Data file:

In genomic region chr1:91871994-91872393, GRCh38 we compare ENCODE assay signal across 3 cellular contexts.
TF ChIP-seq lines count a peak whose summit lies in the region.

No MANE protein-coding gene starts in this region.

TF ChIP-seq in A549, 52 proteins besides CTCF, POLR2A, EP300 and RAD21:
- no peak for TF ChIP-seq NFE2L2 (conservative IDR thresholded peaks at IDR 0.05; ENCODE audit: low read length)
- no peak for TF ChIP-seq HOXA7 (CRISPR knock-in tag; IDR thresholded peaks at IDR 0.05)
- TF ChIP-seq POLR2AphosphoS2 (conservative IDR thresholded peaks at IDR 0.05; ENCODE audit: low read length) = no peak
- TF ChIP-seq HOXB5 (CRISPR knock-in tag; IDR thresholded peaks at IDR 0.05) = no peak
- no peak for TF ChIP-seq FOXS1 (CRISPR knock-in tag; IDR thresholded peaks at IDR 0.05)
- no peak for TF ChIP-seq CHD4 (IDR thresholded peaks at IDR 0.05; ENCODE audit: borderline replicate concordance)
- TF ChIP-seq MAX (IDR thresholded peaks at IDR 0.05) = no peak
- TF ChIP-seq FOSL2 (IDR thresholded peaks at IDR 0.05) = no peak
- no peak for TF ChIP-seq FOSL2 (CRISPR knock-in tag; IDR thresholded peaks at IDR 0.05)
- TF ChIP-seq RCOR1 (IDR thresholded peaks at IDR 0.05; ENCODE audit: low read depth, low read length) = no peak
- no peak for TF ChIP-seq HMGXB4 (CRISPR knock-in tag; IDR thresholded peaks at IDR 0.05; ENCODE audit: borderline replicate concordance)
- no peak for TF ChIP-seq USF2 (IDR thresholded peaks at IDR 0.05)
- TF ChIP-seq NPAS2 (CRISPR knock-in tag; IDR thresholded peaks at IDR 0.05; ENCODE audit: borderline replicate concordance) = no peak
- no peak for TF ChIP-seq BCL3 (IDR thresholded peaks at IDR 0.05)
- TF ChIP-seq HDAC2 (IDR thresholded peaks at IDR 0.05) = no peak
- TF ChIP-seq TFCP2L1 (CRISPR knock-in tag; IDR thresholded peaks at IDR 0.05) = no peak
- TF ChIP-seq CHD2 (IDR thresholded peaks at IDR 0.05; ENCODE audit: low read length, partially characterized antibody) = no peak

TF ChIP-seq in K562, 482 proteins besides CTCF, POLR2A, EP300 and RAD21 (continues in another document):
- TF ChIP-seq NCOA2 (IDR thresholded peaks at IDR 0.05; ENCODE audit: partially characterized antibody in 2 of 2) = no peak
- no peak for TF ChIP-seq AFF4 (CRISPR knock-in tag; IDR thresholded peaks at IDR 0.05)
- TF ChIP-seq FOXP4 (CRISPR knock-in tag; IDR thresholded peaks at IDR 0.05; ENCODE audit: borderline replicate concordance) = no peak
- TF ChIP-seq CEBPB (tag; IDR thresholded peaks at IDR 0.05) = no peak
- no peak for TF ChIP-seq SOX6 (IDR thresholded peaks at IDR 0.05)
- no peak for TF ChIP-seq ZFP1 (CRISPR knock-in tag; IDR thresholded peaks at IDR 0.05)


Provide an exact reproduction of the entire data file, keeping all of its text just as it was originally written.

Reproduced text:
In genomic region chr1:91871994-91872393, GRCh38 we compare ENCODE assay signal across 3 cellular contexts.
TF ChIP-seq lines count a peak whose summit lies in the region.

No MANE protein-coding gene starts in this region.

TF ChIP-seq in A549, 52 proteins besides CTCF, POLR2A, EP300 and RAD21:
- no peak for TF ChIP-seq NFE2L2 (conservative IDR thresholded peaks at IDR 0.05; ENCODE audit: low read length)
- no peak for TF ChIP-seq HOXA7 (CRISPR knock-in tag; IDR thresholded peaks at IDR 0.05)
- TF ChIP-seq POLR2AphosphoS2 (conservative IDR thresholded peaks at IDR 0.05; ENCODE audit: low read length) = no peak
- TF ChIP-seq HOXB5 (CRISPR knock-in tag; IDR thresholded peaks at IDR 0.05) = no peak
- no peak for TF ChIP-seq FOXS1 (CRISPR knock-in tag; IDR thresholded peaks at IDR 0.05)
- no peak for TF ChIP-seq CHD4 (IDR thresholded peaks at IDR 0.05; ENCODE audit: borderline replicate concordance)
- TF ChIP-seq MAX (IDR thresholded peaks at IDR 0.05) = no peak
- TF ChIP-seq FOSL2 (IDR thresholded peaks at IDR 0.05) = no peak
- no peak for TF ChIP-seq FOSL2 (CRISPR knock-in tag; IDR thresholded peaks at IDR 0.05)
- TF ChIP-seq RCOR1 (IDR thresholded peaks at IDR 0.05; ENCODE audit: low read depth, low read length) = no peak
- no peak for TF ChIP-seq HMGXB4 (CRISPR knock-in tag; IDR thresholded peaks at IDR 0.05; ENCODE audit: borderline replicate concordance)
- no peak for TF ChIP-seq USF2 (IDR thresholded peaks at IDR 0.05)
- TF ChIP-seq NPAS2 (CRISPR knock-in tag; IDR thresholded peaks at IDR 0.05; ENCODE audit: borderline replicate concordance) = no peak
- no peak for TF ChIP-seq BCL3 (IDR thresholded peaks at IDR 0.05)
- TF ChIP-seq HDAC2 (IDR thresholded peaks at IDR 0.05) = no peak
- TF ChIP-seq TFCP2L1 (CRISPR knock-in tag; IDR thresholded peaks at IDR 0.05) = no peak
- TF ChIP-seq CHD2 (IDR thresholded peaks at IDR 0.05; ENCODE audit: low read length, partially characterized antibody) = no peak

TF ChIP-seq in K562, 482 proteins besides CTCF, POLR2A, EP300 and RAD21 (continues in another document):
- TF ChIP-seq NCOA2 (IDR thresholded peaks at IDR 0.05; ENCODE audit: partially characterized antibody in 2 of 2) = no peak
- no peak for TF ChIP-seq AFF4 (CRISPR knock-in tag; IDR thresholded peaks at IDR 0.05)
- TF ChIP-seq FOXP4 (CRISPR knock-in tag; IDR thresholded peaks at IDR 0.05; ENCODE audit: borderline replicate concordance) = no peak
- TF ChIP-seq CEBPB (tag; IDR thresholded peaks at IDR 0.05) = no peak
- no peak for TF ChIP-seq SOX6 (IDR thresholded peaks at IDR 0.05)
- no peak for TF ChIP-seq ZFP1 (CRISPR knock-in tag; IDR thresholded peaks at IDR 0.05)